A bill now being considered in the House of Representatives will out members of Congress who have used taxpayer money to settle accusations of sexual harassment. The bipartisan bill was introduced on Wednesday. Co-sponsor Rep. Marsha Blackburn (R-Tenn.) said on Fox News on Thursday that she felt “completely disgusted” when she learned of the hush fund. The bill is the Congressional Accountability and Hush Fund Elimination Act. Rep. Ron DeSantis (R-Fla.) is a co-sponsor. She said that she and her colleagues will release the names of members of Congress who have made taxpayer-funded payouts.

The Democrats joining their Republican colleagues in sponsoring the bill are Reps. Cheri Bustos (Illinois), Kathleen Rice (New York) and Tulsi Gabbard (Hawaii). “For too long survivors of sexual harassment and assault have been isolated, shamed, and bullied into silence, while their abusers walk away scot-free with the privilege of anonymity and with no personal or financial accountability," Gabbard said from the House floor.

“Congress needs to act now to end the practice of taxpayer-funded sexual harassment settlements, expose perpetrators of sexual harassment and assault, and provide a fair and transparent path to justice for survivors. This behavior is absolutely unacceptable. It has no place in Congress or in our society. It must end."

Blackburn said that the time has come to "bring some sunshine [and] accountability" to the issue, Blackburn said. "Let's end this practice [of] personal bailouts." She added, "... Those who have used this money – taxpayer dollars – to pay these settlements and claims, they need to pay that money back, with interest." Blackburn announced recently that she will campaign next year for the Senate seat currently occupied by Sen. Bob Corker (R-TN).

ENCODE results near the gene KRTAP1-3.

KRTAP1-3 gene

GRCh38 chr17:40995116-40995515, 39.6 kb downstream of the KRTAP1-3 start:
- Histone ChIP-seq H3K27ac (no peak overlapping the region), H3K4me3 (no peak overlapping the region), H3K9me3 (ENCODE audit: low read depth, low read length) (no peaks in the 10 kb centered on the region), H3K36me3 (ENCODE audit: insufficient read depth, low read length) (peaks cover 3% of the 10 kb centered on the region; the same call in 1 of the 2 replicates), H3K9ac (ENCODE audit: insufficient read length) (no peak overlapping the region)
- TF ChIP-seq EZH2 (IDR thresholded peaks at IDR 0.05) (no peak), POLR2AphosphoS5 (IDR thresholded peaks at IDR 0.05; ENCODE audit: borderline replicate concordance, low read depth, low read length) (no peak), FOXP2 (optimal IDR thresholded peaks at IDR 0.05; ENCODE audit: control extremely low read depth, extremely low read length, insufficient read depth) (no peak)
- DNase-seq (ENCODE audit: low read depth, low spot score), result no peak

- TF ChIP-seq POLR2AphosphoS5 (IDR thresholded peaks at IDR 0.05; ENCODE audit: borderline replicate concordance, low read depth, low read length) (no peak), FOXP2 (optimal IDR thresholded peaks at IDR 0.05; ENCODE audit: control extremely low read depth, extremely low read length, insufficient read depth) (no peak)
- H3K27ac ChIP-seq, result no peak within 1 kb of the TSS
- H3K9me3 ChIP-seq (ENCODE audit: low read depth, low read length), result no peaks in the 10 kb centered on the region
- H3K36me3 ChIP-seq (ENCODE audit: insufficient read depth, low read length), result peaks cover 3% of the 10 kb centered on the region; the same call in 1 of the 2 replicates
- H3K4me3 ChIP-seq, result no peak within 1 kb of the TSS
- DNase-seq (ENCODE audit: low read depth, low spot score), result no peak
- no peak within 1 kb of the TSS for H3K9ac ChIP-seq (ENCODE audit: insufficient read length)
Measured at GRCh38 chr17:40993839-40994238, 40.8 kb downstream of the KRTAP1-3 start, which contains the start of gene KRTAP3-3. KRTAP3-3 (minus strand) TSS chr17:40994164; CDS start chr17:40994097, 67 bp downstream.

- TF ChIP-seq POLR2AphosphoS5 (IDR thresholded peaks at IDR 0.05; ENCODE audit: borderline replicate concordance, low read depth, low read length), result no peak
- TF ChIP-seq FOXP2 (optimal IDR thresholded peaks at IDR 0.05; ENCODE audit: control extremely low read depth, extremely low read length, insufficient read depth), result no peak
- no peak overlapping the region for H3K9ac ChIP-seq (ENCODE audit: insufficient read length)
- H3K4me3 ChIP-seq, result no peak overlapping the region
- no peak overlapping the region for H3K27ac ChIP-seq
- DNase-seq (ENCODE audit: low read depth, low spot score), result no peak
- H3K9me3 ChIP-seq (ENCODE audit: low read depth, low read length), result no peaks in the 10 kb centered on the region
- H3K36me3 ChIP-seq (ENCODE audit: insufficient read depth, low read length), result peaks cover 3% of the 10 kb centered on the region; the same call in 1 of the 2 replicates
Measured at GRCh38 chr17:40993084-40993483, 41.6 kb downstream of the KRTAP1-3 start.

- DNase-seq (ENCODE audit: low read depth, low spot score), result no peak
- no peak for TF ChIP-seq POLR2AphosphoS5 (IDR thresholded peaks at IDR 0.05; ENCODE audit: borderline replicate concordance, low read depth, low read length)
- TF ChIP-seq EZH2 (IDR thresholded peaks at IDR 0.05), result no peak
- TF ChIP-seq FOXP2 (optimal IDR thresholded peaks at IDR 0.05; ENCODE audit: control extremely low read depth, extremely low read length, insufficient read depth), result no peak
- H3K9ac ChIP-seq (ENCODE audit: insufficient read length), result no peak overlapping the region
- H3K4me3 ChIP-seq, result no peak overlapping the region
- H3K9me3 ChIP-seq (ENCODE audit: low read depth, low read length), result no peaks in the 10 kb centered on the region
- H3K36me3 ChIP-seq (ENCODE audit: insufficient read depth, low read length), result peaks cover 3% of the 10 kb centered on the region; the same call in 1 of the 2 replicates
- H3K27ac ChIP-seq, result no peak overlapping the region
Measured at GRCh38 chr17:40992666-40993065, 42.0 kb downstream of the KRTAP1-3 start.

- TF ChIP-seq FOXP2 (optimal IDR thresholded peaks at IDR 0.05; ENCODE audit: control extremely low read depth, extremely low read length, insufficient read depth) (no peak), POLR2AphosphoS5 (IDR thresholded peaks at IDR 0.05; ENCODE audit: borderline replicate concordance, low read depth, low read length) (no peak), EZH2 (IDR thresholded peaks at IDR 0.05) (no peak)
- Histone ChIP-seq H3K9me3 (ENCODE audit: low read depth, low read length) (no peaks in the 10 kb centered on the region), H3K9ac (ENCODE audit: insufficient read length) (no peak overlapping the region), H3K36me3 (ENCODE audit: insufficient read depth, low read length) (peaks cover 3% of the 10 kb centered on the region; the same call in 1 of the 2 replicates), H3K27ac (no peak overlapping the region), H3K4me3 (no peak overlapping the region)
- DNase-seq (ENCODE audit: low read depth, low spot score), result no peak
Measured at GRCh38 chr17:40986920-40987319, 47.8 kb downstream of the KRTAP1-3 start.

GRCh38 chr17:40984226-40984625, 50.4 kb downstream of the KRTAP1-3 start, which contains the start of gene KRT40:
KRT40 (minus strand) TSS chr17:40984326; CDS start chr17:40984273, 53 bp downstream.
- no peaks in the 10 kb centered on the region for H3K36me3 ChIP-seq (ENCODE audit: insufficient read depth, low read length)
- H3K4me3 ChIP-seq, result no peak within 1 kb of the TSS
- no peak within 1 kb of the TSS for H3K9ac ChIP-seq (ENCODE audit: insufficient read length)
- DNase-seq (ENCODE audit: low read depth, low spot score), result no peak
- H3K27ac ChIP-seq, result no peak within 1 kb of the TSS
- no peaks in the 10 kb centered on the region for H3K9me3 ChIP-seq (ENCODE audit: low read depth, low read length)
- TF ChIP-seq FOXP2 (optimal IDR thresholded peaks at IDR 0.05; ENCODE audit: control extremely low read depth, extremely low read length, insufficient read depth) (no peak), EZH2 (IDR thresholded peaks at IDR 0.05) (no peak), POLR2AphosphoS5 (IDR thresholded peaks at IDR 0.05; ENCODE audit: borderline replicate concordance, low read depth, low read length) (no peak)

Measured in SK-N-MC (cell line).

Rep. Jackie Speier (D-California) made waves in Washington recently with testimony that there were at least two members of Congress who have committed sexual improprieties. Spier said, "There are two members of Congress, Republican and Democrat – right now, who serve – who have engaged in sexual harassment."

Since then, two Democrats and one Republican have been out. Over the last 20 years, about $17 million have reportedly been paid out in employees’ claims against members of Congress. Others may soon be unmasked. 

Among those members of Congress accused of sexual improprieties and Congressional pay-outs is Rep. John Conyers (D) of Michigan. Minority Leader Rep. Nancy Pelosi (D-Calif.) has called on him to resign, as have other members of Congress.

AFA Action spokesman Rob Chambers made a statement saying that citizens want Congress to name names, and how much was paid out and for what reasons. “These funds don't come from the congressman's or congresswoman's particular account – these funds come from the U.S. Treasury," he said. "We're asking Senate Majority Leader Mitch McConnell and House Speaker Paul Ryan to release the names of those members of both the Senate and House who have used federal funds to pay for settlement charges," said Chambers. "We're also asking for these two leaders in the House and Senate to make known the amount that they settled for – and I think they ought to pay the money back with interest."



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Martin Barillas is a former US diplomat and the editor of Spero News.

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